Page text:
8. Bee in your bonnet (To have an idea that won't let

loose )

9. Been through the mill (had a rough time of it)

10. Between hay and grass (Not a child or an adult)

11. Blinky (Between sweet and sour as in milk)





12. Calaboose (a jail)

13. Catawampus (Something that sits crooked such as a piece

of furniture sitting at an angle)

14. Dicker (To barter or trade)

15. Feather in Your Cap (to accomplish a goal. This came

from years ago in wartime when warriors might receive a

feather they would put in their cap for defeating an enemy)

16. Hold your horses (Be patient!)

17. Hoosegow ( a jail)

18. I reckon (I suppose)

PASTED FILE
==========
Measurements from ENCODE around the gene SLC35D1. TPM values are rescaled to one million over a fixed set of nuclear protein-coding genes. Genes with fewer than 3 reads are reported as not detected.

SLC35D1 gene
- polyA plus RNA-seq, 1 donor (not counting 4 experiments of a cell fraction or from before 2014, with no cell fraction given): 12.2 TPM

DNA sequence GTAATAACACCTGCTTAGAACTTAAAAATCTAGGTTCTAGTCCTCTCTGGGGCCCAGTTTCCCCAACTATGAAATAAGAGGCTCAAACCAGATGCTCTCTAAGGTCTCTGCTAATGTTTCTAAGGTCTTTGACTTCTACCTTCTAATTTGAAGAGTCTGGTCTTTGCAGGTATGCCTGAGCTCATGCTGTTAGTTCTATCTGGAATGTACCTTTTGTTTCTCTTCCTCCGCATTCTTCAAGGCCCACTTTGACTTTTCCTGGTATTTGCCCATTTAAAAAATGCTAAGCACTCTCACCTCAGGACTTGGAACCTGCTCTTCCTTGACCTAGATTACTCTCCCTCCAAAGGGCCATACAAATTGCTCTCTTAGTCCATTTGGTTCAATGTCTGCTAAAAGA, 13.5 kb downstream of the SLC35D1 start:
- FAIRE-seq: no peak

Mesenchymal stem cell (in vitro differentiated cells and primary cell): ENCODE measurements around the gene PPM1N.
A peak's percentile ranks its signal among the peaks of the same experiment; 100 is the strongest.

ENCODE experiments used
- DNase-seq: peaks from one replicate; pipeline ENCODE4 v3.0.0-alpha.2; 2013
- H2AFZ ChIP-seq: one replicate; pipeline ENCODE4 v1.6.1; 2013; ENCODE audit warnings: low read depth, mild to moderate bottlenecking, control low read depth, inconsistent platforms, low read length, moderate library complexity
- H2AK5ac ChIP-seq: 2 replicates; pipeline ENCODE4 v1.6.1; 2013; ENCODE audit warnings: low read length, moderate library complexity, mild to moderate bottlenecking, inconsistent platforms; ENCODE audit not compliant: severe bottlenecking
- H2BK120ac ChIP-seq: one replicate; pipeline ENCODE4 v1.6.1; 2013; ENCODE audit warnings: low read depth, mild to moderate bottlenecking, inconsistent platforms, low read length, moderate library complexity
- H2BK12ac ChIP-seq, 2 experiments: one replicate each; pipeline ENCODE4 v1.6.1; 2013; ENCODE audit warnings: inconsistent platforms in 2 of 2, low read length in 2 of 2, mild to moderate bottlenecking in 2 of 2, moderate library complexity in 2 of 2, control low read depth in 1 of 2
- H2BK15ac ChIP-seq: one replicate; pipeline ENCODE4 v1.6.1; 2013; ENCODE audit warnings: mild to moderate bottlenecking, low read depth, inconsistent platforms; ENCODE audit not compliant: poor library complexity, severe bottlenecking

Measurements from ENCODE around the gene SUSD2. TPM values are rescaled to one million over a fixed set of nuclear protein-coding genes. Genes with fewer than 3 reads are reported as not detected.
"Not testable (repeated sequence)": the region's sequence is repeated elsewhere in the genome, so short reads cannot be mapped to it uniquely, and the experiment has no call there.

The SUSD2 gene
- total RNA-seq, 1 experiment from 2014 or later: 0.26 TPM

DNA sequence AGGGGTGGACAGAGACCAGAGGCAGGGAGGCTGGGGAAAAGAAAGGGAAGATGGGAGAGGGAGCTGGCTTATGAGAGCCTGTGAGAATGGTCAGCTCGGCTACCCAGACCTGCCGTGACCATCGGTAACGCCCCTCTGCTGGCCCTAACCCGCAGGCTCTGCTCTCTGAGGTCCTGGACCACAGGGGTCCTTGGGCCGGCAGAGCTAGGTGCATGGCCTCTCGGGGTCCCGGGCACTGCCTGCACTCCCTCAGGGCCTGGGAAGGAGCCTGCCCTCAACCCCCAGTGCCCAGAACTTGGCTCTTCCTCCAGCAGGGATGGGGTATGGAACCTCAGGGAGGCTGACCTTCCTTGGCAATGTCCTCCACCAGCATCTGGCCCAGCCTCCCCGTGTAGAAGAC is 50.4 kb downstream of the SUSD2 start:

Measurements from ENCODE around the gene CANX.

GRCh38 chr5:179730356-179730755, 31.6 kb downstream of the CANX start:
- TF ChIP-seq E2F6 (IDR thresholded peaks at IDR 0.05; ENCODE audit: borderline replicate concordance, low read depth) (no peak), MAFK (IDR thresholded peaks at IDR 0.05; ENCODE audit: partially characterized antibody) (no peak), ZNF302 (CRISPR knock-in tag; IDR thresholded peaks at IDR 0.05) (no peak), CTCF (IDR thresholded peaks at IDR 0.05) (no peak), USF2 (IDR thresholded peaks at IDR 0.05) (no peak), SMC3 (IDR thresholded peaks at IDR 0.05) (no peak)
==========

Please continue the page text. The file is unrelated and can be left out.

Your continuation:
19. Jawing/Jawboning (Talking or arguing)

20. Kit and caboodle (The whole thing)

21. Madder than an old wet hen (really angry)

22. Needs taken down a notch or two (like notches in a belt

Usually a young person who thinks too highly of himself and

needs a lesson)

23. No Spring Chicken (Not young anymore)

24. Persnickety (overly particular or snobbish)

25. Pert-near (short for pretty near)

26. Pretty is as pretty does (your actions are more

important than your looks)

27. Red up (clean the house)

28. Scalawag (a rascal or unprincipled person)

29. Scarce as hen's teeth (something difficult to


30. Skedaddle (Get out of here quickly)

31. Sparking (courting) NOW I LOVE THAT!

32. Straight From the Horse's Mouth (privileged

information from the one concerned)

33. Stringing around, gallivanting around, or piddling (Not

doing anything of value) My Grandmother used to say "just Piddling, now my Mom says it all the time.

34. Sunday go to meetin' dress (The best dress you had)

35. We wash up real fine (is another goodie)

36. Tie the Knot (to get married)